- IT leaders are wary about deploying surveillance tech and would even help coworkers find workarounds, a survey from software company 1E.
- Nearly three-quarters of IT managers said they would not feel comfortable instructing their staff to install surveillance technology, especially if the company is not being fully transparent, the survey found. The study, conducted by Wakefield Research, surveyed 1,000 IT managers and workers in the U.S.
- Higher levels of workforce attrition correlated with surveillance tool use, some IT managers found. More than 1 in 4 managers noticed an uptick in employees quitting and difficulty hiring new employees when surveillance tools were in use.
The use of software to track employee productivity can backfire without proper guiderails — introducing workplace culture issues and ultimately hurting talent retention and recruitment.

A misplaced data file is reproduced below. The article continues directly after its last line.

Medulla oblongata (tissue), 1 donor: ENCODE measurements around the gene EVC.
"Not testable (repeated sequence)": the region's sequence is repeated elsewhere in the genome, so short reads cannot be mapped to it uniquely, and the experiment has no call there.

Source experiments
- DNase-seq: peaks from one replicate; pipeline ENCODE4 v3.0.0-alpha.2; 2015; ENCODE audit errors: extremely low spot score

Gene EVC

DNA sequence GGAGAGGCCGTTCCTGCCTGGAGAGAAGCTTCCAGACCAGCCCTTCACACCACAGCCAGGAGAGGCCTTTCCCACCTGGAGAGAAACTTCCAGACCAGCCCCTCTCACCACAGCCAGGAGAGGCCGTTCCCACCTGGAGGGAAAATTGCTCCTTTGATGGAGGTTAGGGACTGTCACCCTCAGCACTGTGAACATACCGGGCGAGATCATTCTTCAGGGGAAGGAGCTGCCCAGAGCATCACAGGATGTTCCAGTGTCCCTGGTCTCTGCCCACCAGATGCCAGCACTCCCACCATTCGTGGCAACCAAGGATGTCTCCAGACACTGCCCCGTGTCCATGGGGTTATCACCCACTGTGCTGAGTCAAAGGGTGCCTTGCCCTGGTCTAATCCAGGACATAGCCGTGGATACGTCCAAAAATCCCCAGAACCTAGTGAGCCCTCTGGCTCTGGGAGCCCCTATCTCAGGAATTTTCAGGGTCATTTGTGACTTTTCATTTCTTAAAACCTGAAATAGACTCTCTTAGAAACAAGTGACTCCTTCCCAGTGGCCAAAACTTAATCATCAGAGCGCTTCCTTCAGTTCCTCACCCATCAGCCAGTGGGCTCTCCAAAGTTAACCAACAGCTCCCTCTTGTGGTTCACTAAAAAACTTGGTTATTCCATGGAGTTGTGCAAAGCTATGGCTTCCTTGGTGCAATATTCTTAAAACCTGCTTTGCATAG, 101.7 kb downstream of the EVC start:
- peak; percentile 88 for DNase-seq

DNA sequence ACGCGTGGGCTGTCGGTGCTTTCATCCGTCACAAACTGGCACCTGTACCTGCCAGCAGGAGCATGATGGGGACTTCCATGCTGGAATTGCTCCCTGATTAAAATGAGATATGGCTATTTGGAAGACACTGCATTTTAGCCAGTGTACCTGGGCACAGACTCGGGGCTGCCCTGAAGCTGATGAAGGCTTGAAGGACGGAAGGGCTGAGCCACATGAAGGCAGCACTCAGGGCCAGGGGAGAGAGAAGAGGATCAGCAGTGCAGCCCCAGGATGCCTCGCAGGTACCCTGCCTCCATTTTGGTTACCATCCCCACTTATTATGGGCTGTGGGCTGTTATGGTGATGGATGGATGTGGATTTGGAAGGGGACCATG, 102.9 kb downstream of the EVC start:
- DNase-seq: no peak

The technology category earned attention from regulators. The National Labor Relations Board issued a memo last year regarding intrusive and abusive electronic surveillance and automated management practices, warning it could infringe on workers’ rights under Section 7 of the National Labor Relations Act.
“In today’s environment, employees require a certain level of trust from their employers," said Mark Banfield, CEO of 1E, in a release. "Deploying these surveillance tools negates confidence in leadership and puts IT managers in an unfair position, all for productivity theater."
In-demand technology workers know they can still find work elsewhere if they choose to leave, which puts workplace culture top of mind for employers.
Unemployment among tech positions has consistently trailed the national rate. In March, unemployment for tech jobs was 2.2%, well below the 3.5% rate for the economy overall, according to a CompTIA analysis of U.S. Bureau of Labor Statistics data.
With options at hand, more than half of IT workers say they'd decline a desirable offer if they knew their prospective employer used employee productivity surveillance technology, according to the survey.
One-third of workers said they'd begin applying for new jobs, and 3% would immediately quit upon learning of surveillance software use.